Termination of Parental Rights
Each state and the District of Columbia have laws stating specific grounds for the termination of parental rights, a process that ends the parent-child relationship from a legal standpoint. A termination of parental rights petition is brought to permanently end the legal rights of the natural parents of a child, thereby "freeing" the child for adoption.While states differ slightly on the exact grounds for termination, most statutes hinge on the consideration of a child's best interests. For example, parents who are unable to provide a safe home, or who have been convicted of serious acts of child abuse, may have their parental rights terminated. The following articles and resources cover the process of terminating parental rights, reinstatement of parental rights after termination, and related matters.
Best Interests of the Child
Courts make a variety of decisions that affect children, including placement and custody determinations, safety and permanency planning, and proceedings for termination of parental rights. Whenever a court makes such a determination, it must weigh whether its decision will be in the “best interests” of the child. Most states consider a child's best interests in termination proceedings. In some states, statutes use general language mandating that the child's health and safety be paramount in all proceedings, while other states' legislation lists specific factors that must be considered, such as the child's age; the physical, mental, emotional and moral well-being; cultural and attachment issues; and the child's reasonable preferences.
Voluntary Termination of Parental Rights
Typically, parents voluntarily terminates their rights when they wish to give the child up for adoption. Termination of parental rights may be voluntary or involuntary. When it comes to voluntary termination of parental rights, the process is quite difficult because children are generally seen to have a right to a parental relationship and, particularly, a right to receive financial support and care from both parents. Two common situations that often lead to requests to terminate parental rights include a parent who wishes to terminate his/her child support or financial obligation for the child; or a parent who desires to have the other parent completely out of their life.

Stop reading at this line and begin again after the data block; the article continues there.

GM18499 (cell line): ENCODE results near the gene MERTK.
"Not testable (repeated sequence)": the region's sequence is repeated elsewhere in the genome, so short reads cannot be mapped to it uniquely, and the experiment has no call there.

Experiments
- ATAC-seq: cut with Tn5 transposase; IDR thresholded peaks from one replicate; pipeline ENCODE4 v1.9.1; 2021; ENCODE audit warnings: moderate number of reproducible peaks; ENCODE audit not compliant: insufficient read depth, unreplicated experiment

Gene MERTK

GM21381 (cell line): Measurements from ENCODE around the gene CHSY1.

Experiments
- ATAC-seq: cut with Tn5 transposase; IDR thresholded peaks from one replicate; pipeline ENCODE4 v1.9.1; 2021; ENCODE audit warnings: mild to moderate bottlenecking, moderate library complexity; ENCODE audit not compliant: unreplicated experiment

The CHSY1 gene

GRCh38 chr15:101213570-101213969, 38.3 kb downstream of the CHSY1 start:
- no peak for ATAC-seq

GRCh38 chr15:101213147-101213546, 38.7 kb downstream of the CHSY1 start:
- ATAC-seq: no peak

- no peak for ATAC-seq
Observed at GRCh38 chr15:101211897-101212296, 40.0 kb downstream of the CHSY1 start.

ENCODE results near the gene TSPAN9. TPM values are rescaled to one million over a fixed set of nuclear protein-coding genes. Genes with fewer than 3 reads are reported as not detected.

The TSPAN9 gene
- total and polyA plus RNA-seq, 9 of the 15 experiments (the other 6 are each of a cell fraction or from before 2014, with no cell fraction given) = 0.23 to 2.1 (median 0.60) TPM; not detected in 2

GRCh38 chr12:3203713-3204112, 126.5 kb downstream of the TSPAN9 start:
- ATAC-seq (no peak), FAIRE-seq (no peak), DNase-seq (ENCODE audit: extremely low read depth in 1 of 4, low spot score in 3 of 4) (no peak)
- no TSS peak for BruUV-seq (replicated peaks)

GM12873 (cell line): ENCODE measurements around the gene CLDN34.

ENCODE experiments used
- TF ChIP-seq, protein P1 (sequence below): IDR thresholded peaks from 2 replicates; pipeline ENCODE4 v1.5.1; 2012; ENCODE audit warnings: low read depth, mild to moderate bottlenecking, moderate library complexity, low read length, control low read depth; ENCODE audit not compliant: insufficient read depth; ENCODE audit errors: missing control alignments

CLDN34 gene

Reinstatement of Parental Rights
When a court orders the termination of parental rights, the legal relationship between a parent and child ceases to exist. It is very rare and only occurs in especially serious cases, such as those involving child abuse or severe child neglect. And even though a parent may petition the court to voluntarily give up his or her parental rights, the main consideration is always the child's best interests. Laws allowing reinstatement were drafted generally in response to older children who were aging out of foster care and wanted to re-establish family ties. Usually, reinstatement is available only on the condition that the child has not been permanently placed with a foster home within a given period of time.
How a Family Law Attorney Can Help You
Consider meeting with a family law attorney in your area if you have additional questions about reinstatement of parental rights or would like to initiate the process. Remember, a person whose parental rights have been terminated also loses custody or visitation rights with the child. If the voluntary termination occurred through a state child welfare agency, some states do provide for limited post-termination access to the child by the former parent. The family code of each state governs the rules and procedures for termination and post-termination access, if any. To understand how the laws of your state apply to your situation, contact a qualified family law attorney in your area.
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